In spite of the intense build-up that forecasted an awesome crescendo at Wembley Stadium on Friday evening, England and Scotland entertained few with a dull showing for the supporters that gathered in London. A far cry from their epic 1996 encounter at the same competition, or even their 2017 tie that saw three goals after the eighty-fifth minute, it was England who were the most disappointing; their embarrassment of riches on-and-off the pitch unable to break down a stringent defence from their northern rivals.
It is easy to descend into the ‘what if’ scenarios, but it genuinely must be considered how lucky England are that Friday’s opponents did not have an above-average striker; as it was up to goalkeeper Jordan Pickford to save the hosts from an awkward defeat to Steve Clarke’s side, who were the better team on the night.
But what did we learn about Gareth Southgate’s men from the stalemate?
On-field leadership is required
England’s victory over Croatia in the first group game may be put into a new light after the draw with Scotland, filed under ‘lucky’ more than ‘deserved’.
The lack of on-field leadership was jarring in the draw, as no man in a white shirt was able to vocalise the side’s lack of creativity and encourage them to push forward in pursuit of an opener. The squad looked abject on the pitch, with little connection between the exciting talents that were promised prior to the tournament.
Southgate cannot really be blamed for this, given two of his most vocal performers: Harry Maguire and Jordan Henderson, are unfit and are not ready to start – but situations like these require the call for ‘next man up’.
The likes of Pickford, John Stones, Raheem Sterling and Harry Kane are all veterans in the squad now – but only the Everton keeper truly commanded his men. Unfortunately, a goalkeeper just isn’t involved enough in the thick of the action to be considered a leader (save for special circumstances, such as the evergreen Gianluigi Buffon).
England have one more group fixture, with the Czech Republic, and it may be their last chance to select the likes of Maguire and Henderson with nothing really on the line (qualification for both sides is all but secured). Either Southgate calls upon one of his club captains, or somebody in the usual starting eleven finds a voice.
Kane needs his Son
Perhaps this season has shown a side of Harry Kane that we didn’t know was there: something of dependence. While Kane topped the Premier League’s charts for goals and assists this year, half of those opportunities would not have come were it not for the exploits of Heung-Min Son, who himself showed a different gear to his game this term.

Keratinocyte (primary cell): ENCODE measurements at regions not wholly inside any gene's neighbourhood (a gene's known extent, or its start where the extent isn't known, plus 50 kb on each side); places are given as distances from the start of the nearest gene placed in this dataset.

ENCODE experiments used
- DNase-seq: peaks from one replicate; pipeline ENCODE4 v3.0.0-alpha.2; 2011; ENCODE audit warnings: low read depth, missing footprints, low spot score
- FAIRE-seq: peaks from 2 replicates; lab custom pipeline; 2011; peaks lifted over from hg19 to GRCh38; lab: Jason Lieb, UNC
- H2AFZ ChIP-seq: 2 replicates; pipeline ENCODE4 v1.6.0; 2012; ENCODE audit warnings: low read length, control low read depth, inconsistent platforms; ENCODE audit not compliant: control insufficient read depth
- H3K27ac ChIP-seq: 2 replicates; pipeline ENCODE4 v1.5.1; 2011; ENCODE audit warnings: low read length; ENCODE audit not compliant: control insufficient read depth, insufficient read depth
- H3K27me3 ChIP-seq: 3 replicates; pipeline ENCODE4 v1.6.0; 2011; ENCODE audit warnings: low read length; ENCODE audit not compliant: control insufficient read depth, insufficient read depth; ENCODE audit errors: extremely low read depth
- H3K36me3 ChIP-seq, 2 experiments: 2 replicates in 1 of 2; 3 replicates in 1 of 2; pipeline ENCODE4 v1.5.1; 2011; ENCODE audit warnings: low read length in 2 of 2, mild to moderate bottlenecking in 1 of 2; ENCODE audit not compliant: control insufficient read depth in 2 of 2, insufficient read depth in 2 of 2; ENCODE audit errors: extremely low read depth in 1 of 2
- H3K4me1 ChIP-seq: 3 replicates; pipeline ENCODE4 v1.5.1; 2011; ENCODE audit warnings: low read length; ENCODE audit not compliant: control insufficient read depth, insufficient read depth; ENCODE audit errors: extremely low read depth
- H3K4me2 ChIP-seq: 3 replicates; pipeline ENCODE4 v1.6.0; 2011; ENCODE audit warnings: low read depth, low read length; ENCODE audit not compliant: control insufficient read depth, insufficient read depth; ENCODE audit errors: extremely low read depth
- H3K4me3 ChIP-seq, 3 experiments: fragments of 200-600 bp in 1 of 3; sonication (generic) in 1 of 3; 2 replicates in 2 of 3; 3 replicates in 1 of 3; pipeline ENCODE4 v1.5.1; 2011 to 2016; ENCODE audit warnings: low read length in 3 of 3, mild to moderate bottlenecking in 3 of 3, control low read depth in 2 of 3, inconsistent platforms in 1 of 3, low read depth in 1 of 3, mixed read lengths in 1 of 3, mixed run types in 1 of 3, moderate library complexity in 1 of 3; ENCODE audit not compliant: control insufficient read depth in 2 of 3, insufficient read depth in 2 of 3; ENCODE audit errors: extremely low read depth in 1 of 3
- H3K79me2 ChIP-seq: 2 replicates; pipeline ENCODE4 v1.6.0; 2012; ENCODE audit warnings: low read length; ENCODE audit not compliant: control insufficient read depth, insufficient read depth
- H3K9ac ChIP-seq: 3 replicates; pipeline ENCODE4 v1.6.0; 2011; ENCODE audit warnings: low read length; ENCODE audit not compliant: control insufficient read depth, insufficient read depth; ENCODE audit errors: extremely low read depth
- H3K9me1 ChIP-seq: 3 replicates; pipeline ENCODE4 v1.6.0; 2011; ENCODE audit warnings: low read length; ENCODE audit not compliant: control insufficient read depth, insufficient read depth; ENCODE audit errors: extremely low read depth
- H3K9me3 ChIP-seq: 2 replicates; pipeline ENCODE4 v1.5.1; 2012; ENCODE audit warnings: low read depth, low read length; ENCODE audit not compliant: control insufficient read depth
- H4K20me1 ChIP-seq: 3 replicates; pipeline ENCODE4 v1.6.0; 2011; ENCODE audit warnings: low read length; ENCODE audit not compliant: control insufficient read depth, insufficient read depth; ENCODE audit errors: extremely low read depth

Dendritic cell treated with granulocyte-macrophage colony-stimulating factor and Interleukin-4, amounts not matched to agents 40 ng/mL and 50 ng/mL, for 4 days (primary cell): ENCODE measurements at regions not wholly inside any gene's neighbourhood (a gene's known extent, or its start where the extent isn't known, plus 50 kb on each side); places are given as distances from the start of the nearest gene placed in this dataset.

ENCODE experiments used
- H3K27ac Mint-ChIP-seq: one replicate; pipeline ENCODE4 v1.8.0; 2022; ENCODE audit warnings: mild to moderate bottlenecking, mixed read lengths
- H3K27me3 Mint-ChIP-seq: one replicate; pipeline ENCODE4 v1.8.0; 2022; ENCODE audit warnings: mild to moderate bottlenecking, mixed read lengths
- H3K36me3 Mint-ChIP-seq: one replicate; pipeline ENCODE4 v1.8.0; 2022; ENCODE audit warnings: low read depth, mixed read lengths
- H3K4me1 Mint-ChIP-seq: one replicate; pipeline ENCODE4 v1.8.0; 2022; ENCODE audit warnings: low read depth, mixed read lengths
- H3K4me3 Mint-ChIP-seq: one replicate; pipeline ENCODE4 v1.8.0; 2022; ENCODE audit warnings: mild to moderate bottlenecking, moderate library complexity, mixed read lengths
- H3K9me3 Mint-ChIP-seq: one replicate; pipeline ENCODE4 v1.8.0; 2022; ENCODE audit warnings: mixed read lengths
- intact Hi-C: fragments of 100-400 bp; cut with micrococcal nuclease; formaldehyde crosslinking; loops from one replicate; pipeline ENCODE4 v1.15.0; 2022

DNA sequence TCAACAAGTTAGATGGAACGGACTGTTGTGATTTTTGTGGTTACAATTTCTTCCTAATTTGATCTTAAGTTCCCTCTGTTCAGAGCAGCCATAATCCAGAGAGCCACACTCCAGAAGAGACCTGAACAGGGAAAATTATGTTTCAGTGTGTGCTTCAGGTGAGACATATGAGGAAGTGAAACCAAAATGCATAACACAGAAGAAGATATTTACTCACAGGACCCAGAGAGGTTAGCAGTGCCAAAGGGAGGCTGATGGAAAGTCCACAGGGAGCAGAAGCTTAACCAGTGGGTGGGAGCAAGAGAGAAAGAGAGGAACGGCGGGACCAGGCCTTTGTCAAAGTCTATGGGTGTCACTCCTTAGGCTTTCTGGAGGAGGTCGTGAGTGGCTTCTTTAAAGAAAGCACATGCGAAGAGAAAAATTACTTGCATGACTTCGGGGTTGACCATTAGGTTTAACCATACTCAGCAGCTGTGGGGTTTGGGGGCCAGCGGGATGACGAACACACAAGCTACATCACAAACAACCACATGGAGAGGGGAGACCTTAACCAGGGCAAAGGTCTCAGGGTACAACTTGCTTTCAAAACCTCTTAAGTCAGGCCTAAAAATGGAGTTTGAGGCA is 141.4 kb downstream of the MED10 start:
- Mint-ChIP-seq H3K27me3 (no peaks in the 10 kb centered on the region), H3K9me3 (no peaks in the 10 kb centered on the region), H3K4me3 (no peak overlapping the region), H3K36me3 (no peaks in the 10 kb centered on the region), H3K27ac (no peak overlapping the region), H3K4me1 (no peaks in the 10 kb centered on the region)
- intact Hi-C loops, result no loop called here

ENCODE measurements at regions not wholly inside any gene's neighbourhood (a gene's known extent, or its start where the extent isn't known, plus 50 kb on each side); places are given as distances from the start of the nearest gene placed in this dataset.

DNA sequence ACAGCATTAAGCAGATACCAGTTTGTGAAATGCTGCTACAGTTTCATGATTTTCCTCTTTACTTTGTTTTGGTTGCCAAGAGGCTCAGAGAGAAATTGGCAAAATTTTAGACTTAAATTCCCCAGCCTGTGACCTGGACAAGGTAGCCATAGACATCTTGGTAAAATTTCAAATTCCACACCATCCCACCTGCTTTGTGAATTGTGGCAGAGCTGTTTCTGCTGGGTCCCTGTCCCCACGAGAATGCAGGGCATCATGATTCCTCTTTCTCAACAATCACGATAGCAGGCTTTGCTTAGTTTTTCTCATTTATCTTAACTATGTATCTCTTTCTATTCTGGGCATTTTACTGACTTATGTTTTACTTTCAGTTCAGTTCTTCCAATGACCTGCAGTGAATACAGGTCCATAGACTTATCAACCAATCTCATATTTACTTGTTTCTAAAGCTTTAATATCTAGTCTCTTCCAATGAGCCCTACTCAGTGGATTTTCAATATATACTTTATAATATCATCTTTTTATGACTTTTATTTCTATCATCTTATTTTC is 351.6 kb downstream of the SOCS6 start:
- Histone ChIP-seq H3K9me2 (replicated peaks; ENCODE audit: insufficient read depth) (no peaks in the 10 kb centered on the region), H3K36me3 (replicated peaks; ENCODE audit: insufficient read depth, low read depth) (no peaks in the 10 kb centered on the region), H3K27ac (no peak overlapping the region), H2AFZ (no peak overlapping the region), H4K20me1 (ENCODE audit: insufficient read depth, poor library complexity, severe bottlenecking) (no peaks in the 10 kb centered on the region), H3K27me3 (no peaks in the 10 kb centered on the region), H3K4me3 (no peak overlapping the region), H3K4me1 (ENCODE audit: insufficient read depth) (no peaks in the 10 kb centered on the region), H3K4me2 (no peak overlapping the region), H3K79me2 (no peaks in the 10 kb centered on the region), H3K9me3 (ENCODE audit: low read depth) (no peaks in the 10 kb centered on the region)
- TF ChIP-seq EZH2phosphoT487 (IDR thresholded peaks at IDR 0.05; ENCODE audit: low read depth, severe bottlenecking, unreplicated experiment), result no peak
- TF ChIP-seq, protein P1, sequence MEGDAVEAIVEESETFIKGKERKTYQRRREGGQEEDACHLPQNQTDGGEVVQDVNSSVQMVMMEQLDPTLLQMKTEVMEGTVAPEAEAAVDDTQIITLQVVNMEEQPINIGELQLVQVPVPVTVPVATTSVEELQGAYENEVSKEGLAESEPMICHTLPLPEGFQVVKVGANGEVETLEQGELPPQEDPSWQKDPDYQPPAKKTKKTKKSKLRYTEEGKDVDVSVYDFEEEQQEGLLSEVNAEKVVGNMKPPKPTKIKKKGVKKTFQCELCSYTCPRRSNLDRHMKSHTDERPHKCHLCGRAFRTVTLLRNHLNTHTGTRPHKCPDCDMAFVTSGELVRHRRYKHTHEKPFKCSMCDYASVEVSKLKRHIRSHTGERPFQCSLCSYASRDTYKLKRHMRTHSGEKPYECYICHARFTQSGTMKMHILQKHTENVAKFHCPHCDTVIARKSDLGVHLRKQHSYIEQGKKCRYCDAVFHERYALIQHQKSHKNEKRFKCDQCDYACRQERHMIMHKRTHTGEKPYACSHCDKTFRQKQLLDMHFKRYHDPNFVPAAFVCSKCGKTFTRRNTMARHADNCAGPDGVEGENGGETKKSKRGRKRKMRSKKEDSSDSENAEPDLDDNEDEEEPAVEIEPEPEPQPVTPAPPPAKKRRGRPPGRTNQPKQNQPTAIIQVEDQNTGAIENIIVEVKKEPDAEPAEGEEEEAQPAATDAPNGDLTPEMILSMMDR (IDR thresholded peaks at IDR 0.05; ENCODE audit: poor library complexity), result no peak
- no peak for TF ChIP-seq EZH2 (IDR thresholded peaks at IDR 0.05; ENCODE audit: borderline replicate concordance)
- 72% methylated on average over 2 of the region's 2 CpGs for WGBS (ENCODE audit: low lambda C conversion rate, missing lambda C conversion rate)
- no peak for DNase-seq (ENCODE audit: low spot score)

For England, Kane has struggled to find that same connection thus far. When England bested Spain in Nations League action in October 2018, it was a fluid front-three of Kane, Sterling and Marcus Rashford that put the former world champions to the sword. Southgate has instead opted for one ball-technician (Phil Foden), and one quick, inside-forward (Sterling) to compliment Kane, and sadly the ruthless hitman from Russia in 2018 just hasn’t shown that same form.
Perhaps Southgate would consider two quick wingers for Kane to play in behind against the Czechs; with the Tottenham Hotspur striker playing in more of a link-up role to the midfield nowadays, allowing the likes of Rashford, Sterling, or even Jadon Sancho to find gaps in the defence, we could see some of Kane’s previous form re-emerge.
Time to experiment
As mentioned earlier, nothing really hangs in the balance this forthcoming Tuesday, when England host the Czech Republic at Wembley. To not qualify from this stage would be unheard of, especially given most sides with four points will at least progress in third place.
With this opportunity, Southgate has the option to withdraw some of the core of his side and field the depths of his squad. Instead of two holding midfielders, perhaps Jude Bellingham could have the chance to announce himself to an international stage. His Borussia Dortmund team-mate, Jadon Sancho, should also receive an opportunity given his electric season with Die Borussen.
While neither Maguire, nor Henderson, should start on Tuesday, they should both receive minutes to boost their match fitness – Maguire especially, as he has not played in six weeks.
The likes of Kieran Trippier and Dominic Calvert-Lewin could also be given an opportunity, the latter especially considering Kane’s torrid time in front of goal against the Scots.
Realistically, England have little to lose by showcasing some of their depth on Tuesday, and after the horrid performance on Friday evening – can anybody genuinely argue that the regular starters deserve their place?